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Let $N_t$ be a Poisson process, Y^i independent, identical Markov processes, say Brownian motions $+ 1$. Let $J$ be independent, non-trivial random variables iid (not a constant), almost surely non-zero. The question is:

Is $\sum_{i=1}^{N_t}J_i \cdot Y^i_{t-T_i}$ still a Markov process - kind of a modified compound Poisson process? $T_i$ are the jump times of $N_t$. My guess is no; I'll try to come up with a counterexample. It shouldn't be too difficult. Is the guess correct? The process should depend on the jumps, so maybe that will exclude Markov property, because you "cannot" know the jump size from the last value of the process.

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Your edit left the question somewhat confusing. (What does "Let $N_t$ be a Poisson process starting, and Y and markov process ..." (sic) mean?) Could you please clarify it a little? – Ilmari Karonen Jul 23 '11 at 17:28
Sorry, I corrected it. – user13655 Jul 23 '11 at 19:22
The title is seriously misleading. – Did Mar 25 '12 at 8:34
up vote 1 down vote accepted

For every $t\geqslant0$, let $X_t=\sum\limits_{i=1}^{N_t}J_i\cdot Y^i_{t-T_i}$. A simple example is when the sequence $(J_i)_{i\geqslant i}$ is i.i.d. Bernoulli $\pm1$ centered and, as suggested in the question, $(Y^i)_{i\geqslant i}$ are i.i.d. standard Brownian motions. Then the process $(X_t)_{t\geqslant0}$ is distributed like $(Z_t)_{t\geqslant0}$ defined by $$ Z_t=\sum_{i=1}^{N_t}J_i+\int_0^t\sqrt{N_t}\mathrm dY_s, $$ where $Y=(Y_t)_{t\geqslant0}$ is a standard Brownian motion. In words, conditionally on $Z_t=z$ and $N_t=n$, when $s\to0^+$ and neglecting $o(s)$ terms, $Z_{t+s}=z+\varepsilon H+\sqrt{ns}G$ and $N_{t+s}=n+H$ for some independent $(H,\varepsilon,G)$, where $H=1$ and $H=0$ with probability $s$ and $1-s$ respectively, $\varepsilon=+1$ and $\varepsilon=-1$ with probability $\frac12$ and $\frac12$ respectively, and $G$ is a standard centered normal random variable.

Thus, $(Z_t,N_t)_{t\geqslant0}$ is a Markov process on the state space $\mathbb R\times\mathbb N_0$.

For every function $u$, let $Du:z\mapsto \frac12(u(z+1)+u(z-1)-2u(z))$ denote the discrete Laplacian of $u$. The dynamics described above yields the differential equation $$ \frac{\mathrm d}{\mathrm dt}\mathrm E(u(Z_t))=\mathrm E(Du(Z_t))+\frac12\mathrm E(N_tu''(Z_t)). $$ In particular, $$ \left.\frac{\mathrm d}{\mathrm ds}\mathrm E(Z_{t+s}^2\mid Z_t,N_t)\right|_{s=0}=1+N_t. $$ The proof is complete if $N_t$ is not measurable for $Z_t$. But the conditional distributions of $Z_t$ conditionally on $N_t=n$, for every $n\geqslant1$, are all absolutely continuous with respect to each other (the case $n=0$ being different since, conditionally on $N_t=0$, $Z_t=0$ almost surely), hence one can reconstruct $N_t$ from $(Z_s)_{0\leqslant s\leqslant t}$ (count the jumps) but not from $Z_t$ alone.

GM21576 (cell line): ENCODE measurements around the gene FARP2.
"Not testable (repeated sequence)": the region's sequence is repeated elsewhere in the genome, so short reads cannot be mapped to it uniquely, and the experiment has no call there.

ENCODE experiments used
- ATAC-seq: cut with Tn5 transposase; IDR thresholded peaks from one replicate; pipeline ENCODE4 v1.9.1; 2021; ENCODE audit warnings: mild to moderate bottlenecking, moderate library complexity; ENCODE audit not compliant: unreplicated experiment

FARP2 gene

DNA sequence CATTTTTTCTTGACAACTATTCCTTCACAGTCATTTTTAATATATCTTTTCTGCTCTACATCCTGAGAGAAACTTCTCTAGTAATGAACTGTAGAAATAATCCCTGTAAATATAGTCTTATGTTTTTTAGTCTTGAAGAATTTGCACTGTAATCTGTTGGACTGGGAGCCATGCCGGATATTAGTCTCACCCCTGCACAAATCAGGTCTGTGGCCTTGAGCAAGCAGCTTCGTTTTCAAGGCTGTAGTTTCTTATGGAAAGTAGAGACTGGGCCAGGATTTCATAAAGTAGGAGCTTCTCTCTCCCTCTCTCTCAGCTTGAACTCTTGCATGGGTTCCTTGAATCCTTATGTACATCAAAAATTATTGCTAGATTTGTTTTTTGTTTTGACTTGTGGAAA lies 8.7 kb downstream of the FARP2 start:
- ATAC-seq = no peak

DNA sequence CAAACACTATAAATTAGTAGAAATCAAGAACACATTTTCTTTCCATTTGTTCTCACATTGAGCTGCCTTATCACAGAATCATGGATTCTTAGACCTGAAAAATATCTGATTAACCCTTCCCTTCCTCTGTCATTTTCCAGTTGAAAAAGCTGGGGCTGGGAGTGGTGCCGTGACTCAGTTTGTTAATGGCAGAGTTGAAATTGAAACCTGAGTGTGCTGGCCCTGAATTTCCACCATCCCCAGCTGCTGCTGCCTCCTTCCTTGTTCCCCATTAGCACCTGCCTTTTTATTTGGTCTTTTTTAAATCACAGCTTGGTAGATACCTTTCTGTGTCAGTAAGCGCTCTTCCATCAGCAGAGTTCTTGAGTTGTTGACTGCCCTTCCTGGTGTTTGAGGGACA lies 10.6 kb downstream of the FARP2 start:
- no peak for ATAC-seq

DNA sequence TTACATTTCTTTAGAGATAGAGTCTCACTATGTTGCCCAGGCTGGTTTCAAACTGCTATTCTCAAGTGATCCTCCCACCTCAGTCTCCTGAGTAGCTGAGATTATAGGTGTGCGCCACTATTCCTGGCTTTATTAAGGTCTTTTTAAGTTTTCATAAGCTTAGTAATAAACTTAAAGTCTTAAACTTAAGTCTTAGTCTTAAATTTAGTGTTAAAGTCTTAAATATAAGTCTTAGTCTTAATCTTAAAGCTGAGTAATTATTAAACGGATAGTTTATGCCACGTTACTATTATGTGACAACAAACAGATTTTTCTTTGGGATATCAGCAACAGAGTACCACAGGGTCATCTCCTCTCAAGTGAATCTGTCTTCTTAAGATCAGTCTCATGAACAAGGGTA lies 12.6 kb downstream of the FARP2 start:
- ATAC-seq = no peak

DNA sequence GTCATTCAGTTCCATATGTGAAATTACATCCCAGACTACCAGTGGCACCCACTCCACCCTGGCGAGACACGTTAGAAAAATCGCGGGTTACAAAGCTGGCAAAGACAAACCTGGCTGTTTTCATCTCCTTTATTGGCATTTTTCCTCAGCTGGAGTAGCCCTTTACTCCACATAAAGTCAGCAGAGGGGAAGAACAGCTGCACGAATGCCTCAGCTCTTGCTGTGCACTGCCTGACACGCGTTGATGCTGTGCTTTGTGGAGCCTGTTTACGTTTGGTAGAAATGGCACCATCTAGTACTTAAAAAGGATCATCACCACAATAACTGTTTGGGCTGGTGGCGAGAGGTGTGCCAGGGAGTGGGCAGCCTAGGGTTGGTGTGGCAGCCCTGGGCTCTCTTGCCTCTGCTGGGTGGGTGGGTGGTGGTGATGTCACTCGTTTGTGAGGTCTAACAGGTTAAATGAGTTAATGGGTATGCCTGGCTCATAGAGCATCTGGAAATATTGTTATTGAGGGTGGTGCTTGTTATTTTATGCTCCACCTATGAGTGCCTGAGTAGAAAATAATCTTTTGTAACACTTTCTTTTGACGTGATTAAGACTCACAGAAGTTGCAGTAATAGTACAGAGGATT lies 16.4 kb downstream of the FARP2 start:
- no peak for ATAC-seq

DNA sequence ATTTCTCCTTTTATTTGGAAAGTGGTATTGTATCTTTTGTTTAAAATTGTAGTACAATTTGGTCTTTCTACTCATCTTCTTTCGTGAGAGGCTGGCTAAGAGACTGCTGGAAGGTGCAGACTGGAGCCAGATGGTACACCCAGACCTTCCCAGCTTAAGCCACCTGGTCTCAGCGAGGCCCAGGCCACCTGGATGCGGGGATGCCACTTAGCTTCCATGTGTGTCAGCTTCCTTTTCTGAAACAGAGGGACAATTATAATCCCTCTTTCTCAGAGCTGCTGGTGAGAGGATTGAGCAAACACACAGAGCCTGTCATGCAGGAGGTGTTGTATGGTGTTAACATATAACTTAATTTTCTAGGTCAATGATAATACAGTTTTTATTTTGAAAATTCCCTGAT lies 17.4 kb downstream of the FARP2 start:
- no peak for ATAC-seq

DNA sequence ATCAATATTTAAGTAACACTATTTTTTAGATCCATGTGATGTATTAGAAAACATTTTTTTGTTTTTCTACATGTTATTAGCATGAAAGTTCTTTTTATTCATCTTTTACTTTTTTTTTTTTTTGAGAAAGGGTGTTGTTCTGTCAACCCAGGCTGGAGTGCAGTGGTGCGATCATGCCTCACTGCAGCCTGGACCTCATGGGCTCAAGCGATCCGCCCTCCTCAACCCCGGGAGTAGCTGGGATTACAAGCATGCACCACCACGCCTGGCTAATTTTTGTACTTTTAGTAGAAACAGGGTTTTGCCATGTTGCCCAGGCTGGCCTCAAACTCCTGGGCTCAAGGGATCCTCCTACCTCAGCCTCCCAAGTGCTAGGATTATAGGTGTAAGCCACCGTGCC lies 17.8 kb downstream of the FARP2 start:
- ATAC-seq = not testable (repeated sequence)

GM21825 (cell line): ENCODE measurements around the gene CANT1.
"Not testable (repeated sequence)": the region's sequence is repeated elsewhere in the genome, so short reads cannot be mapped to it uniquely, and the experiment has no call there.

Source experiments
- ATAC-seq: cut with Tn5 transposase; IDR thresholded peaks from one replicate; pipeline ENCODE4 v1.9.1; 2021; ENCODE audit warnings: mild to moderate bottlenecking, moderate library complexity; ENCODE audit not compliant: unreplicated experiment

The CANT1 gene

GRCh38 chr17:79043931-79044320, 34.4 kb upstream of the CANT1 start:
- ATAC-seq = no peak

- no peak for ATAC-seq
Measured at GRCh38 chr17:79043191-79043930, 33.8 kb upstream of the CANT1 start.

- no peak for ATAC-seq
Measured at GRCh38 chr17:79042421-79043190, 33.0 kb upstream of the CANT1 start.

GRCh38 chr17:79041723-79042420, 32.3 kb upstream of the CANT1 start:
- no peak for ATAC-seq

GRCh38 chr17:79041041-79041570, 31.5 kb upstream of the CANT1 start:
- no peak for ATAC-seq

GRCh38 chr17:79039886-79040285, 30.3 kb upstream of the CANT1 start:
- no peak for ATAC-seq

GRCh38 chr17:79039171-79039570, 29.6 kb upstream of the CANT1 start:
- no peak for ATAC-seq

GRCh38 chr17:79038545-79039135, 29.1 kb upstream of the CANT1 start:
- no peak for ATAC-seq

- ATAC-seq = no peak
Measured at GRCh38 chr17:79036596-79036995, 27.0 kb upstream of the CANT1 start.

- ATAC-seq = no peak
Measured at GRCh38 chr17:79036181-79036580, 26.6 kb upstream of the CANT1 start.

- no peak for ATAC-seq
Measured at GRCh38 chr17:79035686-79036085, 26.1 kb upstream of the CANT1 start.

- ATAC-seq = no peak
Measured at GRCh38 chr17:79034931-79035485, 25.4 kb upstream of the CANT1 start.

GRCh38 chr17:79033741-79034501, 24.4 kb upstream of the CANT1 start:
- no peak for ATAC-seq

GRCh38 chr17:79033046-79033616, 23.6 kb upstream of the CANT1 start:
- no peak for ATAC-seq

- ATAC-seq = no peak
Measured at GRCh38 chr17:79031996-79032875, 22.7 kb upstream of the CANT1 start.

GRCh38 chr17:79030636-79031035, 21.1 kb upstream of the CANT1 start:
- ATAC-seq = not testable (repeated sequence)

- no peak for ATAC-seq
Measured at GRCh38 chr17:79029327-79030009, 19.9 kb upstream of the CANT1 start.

This proves that $\mathrm E(Z_{t+s}^2\mid Z_t,N_t=n)$ does depend on $n$, at least when $s\to0^+$, hence that $(Z_t)_{t\geqslant0}$ is not a Markov process with respect to its own filtration.

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Let us put $Y_{1,t} = t$ and $Y_{k,t} = B_t$ for $k\geq 1$. Then if we denote $$ X_t =\sum\limits_{k=1}^{N_t}J_k Y_{k,t} $$ then $X_t$ is not a Markov process. Indeed, $\mathsf P\{X_{t+1}\leq x|X_s,s\leq t\}$ and $\mathsf P\{X_{t+1}\leq x|X_t = 1\}$ will be different in the case when $X_s = s$ for all $s\leq t$. This is the main idea - but you may want me to write here these distributions explicitly if this idea is not enough for the proof.

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Sorry, due to the edit my question was confused: The $Y_i,t$ are the identical processes for all i. – user13655 Jul 23 '11 at 19:33

OK, this should be a counterexample - let's simply ignore the random jumps in my question.

Consider the sum of two independent geometric Brownian motions $S^1_t$ and $S^2_t$ (with $\sigma_1$ and $\sigma_2$) with a drift, s.t. they are martingales. So they read as:

$S^{1/2}_t = S^{1/2}_0 exp[-\frac{\sigma_{1/2}}{2} + \sigma_{1/2}dW^{1/2}_t ]$


$X_t = Y_1 S^1_t + Y_2 S^2_t$

Then we have

$dX_t = Y_1 \sigma_1 dW^1_t + Y_2 \sigma_2 dW^2_t$. Then it can be seen, that the distribution of $X_t$ depends on $Y_1 \sigma_1 S^1_t$ and $Y_2 \sigma_2 S^2_t$, i.e. the variance of the normal distribution. Now unless the $\sigma$s do not equal one (in that case the variance becomes just $X_t$), this means that:

$\mathbb{P}(X_t<x|X_u,S^1_u, S^2_u, u\leq s) \neq \mathbb{P}(X_t<x|X_s)$

Nevertheless, $X_t$ is of course a (local) martingale. Objections?

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